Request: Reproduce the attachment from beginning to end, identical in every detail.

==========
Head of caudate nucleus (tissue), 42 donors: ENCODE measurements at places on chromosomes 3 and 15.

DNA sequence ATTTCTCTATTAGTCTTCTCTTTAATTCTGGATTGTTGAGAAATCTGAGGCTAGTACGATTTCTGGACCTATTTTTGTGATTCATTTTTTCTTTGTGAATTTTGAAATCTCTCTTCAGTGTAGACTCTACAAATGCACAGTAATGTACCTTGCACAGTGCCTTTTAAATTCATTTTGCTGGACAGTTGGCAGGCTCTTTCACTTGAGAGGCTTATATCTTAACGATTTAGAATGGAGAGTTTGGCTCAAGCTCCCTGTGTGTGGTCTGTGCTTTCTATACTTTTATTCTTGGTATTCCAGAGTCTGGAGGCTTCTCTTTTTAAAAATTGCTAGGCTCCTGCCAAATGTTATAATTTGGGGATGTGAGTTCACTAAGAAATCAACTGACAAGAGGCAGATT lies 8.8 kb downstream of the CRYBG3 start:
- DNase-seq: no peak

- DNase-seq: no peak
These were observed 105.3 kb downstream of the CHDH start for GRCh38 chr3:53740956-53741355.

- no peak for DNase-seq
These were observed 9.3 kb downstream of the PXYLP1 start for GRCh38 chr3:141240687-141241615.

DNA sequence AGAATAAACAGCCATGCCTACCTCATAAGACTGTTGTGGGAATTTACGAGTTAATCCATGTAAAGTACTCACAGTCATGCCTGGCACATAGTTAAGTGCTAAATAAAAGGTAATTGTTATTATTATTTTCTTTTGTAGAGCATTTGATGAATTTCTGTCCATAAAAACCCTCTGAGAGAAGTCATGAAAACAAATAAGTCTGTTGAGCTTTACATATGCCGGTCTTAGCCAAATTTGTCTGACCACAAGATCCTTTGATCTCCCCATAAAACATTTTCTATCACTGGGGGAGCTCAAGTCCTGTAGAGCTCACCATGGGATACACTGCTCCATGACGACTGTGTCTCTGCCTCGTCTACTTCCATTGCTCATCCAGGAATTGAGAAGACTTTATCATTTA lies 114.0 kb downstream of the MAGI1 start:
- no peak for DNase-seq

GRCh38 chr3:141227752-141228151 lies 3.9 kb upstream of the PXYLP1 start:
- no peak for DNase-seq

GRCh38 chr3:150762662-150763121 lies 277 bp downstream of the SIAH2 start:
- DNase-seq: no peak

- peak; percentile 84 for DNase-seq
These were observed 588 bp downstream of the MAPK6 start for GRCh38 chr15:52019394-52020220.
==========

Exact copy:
Head of caudate nucleus (tissue), 42 donors: ENCODE measurements at places on chromosomes 3 and 15.

DNA sequence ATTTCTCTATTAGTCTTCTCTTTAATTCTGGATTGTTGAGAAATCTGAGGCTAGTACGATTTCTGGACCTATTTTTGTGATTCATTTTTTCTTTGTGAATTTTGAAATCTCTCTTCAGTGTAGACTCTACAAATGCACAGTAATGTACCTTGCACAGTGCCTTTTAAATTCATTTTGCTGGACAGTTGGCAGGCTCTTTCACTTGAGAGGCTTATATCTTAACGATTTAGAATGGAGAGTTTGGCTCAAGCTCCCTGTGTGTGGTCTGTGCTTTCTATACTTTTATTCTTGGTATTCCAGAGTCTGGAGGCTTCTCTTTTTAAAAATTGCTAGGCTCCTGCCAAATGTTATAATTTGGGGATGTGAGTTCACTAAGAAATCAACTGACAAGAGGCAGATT lies 8.8 kb downstream of the CRYBG3 start:
- DNase-seq: no peak

- DNase-seq: no peak
These were observed 105.3 kb downstream of the CHDH start for GRCh38 chr3:53740956-53741355.

- no peak for DNase-seq
These were observed 9.3 kb downstream of the PXYLP1 start for GRCh38 chr3:141240687-141241615.

DNA sequence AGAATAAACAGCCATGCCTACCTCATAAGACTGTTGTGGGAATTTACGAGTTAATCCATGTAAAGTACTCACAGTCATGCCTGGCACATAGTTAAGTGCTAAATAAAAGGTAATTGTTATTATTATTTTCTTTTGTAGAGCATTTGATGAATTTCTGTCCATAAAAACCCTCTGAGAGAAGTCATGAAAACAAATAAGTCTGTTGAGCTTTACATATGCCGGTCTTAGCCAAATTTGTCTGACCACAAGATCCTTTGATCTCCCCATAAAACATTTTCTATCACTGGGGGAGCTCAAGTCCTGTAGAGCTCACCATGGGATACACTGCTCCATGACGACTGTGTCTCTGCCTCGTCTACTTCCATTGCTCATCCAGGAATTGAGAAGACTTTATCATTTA lies 114.0 kb downstream of the MAGI1 start:
- no peak for DNase-seq

GRCh38 chr3:141227752-141228151 lies 3.9 kb upstream of the PXYLP1 start:
- no peak for DNase-seq

GRCh38 chr3:150762662-150763121 lies 277 bp downstream of the SIAH2 start:
- DNase-seq: no peak

- peak; percentile 84 for DNase-seq
These were observed 588 bp downstream of the MAPK6 start for GRCh38 chr15:52019394-52020220.